Fast forward seven months. We get our eight solar panels installed on the RV (details in this earlier post) along with all of the thingamabobs that will sustain us electrically while on the desert.

Fast forward another six months. We recently left LaPosa South where we spent just over four months. And…WE LOVED IT!

How did we fare? Just great! We learned that:

  • Having nearly four acres of desert all to ourselves is AMAZING! There are literally miles of land available for camping. Having stayed at so many campgrounds with TIGHT spaces as we came across the US, camping on the desert was a dream.
Desert twilight
  • Paying $180 for an entire SEASON of camping is a sweet deal. You can park on an LTVA — and move from one LTVA to another within the system in SW AZ and SO CA — from Sept 15 thru Apr 15 for just $180.
  • Navy showers aren’t so bad. Short and sweet.
  • If you are careful, you can easily go a week before needing to refill your water tank and dump your black/grey tanks.
  • Wiping off dishes with a paper towel just after eating greatly reduces the amount of water you’ll need for dishwashing.
  • Pouring your dirty dishpan water down the toilet helps to maintain the black tank.
  • Eight solar panels can sustain you every day! We only ran our generators 2 or 3 times across the four months we were there (and that was when we’d had two cloudy/rainy days in a row.
  • You can NEVER get tired of desert sunrises and sunsets.
  • People are very trustworthy. You can LEAVE your camper on the desert (while you fly to see your kids and grandkids over Christmas) and not a thing is disturbed.
Not our site; this one was like this for well over a month. Their gear was never touched!
  • The desert can be VERY windy and dusty; I became quite proficient at wiping down counters and windowsills frequently.
  • It’s easy to meet new people on the desert.
  • The rattlesnakes don’t reappear until very late in March.
  • Many, many people who spend the winter on the desert own and ride their side-by-sides, jeeps, or ATVs all over the desert.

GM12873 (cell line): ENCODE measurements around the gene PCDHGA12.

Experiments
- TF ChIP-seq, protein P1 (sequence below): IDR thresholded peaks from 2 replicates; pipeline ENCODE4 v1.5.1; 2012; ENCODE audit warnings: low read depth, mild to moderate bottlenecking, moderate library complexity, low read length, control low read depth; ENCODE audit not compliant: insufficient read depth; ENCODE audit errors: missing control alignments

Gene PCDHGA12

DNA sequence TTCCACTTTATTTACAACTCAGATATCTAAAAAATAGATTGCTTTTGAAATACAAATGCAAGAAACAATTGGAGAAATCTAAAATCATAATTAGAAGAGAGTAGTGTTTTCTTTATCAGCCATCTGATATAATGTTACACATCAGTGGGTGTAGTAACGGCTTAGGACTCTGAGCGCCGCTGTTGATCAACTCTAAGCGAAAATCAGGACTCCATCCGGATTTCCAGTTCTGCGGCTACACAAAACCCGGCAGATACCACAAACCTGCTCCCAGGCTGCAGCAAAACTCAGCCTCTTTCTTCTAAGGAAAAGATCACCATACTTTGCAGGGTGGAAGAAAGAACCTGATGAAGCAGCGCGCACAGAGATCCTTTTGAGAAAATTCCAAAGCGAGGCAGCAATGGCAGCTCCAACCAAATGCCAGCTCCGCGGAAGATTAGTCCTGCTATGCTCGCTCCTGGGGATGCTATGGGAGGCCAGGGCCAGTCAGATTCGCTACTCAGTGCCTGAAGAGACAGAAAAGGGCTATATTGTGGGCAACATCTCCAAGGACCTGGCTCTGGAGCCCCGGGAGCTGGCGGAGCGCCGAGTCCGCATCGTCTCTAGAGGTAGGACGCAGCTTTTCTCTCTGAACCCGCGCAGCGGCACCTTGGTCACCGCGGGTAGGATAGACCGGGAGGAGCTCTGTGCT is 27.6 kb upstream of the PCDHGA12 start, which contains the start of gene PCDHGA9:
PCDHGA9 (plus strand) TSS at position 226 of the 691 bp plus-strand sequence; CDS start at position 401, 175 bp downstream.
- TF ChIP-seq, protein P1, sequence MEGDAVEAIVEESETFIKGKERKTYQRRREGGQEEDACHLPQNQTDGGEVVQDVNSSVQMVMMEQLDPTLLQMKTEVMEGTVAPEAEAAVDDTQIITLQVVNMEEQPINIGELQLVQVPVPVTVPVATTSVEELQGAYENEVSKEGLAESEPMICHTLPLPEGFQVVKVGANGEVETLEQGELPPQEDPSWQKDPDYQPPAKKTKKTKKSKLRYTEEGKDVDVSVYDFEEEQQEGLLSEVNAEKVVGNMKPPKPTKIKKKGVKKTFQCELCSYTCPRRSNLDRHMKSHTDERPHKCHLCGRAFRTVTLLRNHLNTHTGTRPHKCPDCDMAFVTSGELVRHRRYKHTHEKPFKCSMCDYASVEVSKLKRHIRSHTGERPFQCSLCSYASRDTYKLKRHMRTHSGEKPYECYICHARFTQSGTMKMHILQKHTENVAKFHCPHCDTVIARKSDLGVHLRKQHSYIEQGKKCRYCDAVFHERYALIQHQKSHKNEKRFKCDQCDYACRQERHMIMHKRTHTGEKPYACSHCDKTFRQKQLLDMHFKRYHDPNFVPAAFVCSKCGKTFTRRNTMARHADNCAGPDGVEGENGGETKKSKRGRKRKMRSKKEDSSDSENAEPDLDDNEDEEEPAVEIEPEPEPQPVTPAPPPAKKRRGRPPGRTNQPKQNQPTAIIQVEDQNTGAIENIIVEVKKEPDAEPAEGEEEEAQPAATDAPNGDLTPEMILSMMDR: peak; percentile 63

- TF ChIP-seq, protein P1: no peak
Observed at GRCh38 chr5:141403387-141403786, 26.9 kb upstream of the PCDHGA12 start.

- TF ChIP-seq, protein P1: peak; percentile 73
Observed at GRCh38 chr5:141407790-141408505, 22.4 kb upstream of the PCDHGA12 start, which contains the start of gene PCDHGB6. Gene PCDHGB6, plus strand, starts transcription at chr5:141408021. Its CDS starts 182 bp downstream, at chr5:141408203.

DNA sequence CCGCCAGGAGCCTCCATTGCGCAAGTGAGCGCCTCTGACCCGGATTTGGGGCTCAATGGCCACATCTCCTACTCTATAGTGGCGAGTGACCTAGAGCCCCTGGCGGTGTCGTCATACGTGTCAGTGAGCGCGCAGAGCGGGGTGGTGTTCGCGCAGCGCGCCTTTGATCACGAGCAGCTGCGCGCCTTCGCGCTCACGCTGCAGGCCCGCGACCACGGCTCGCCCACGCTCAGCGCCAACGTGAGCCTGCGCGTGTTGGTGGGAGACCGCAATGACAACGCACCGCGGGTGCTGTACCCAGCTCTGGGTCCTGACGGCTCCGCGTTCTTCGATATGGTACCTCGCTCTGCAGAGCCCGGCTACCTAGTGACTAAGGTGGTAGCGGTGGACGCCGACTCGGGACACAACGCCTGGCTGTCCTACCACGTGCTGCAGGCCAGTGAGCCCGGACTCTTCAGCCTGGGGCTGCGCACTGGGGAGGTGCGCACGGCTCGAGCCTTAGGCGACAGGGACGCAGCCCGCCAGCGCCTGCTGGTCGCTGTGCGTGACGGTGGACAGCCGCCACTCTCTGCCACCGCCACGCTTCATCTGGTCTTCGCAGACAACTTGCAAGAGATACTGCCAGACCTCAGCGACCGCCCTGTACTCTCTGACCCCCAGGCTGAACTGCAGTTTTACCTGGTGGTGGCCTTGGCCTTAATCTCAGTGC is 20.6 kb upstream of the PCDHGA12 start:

• Bicycling on the desert works best if you add an extra-thick gel seat to your bike. It’s also a good idea to wear a stretchy nylon cowl or bandanna over your mouth and nose in case a side-by-side passes by and kicks up dust.
  • Following the desert bloom is thrilling!
  • Rockhounding in the Q area is a nearly full-time hobby for many snowbirds. The Q Gem and Mineral Club has so many resources available for novice and experienced rockhounds and lapidarists including classes, use of equipment, rock/gem shows, and lots of rockhounding field trips.
Quartzsite quartz!
  • Quartzsite is a hub for so many fabulous things: an incredible public library (large supported by snowbirds); a very active quilting club (my peeps!); welcoming churches; one of the best game stores we’ve ever seen; an amazing number of fairs, festivals, rallies, concerts, hobby clubs, gatherings; and best of all, some fabulous new friends who are certain to be traveling companions.

It was just right. And we’re going back next fall.

3 thoughts on “Dry camping — it’s a boon (dock)!”

  1. A successful adventure with more to follow. Bravo. You two planned well and took advantage of all that was offered. I am so glad you did this trip. Thanks for sharing all that you saw and the new experiences you had.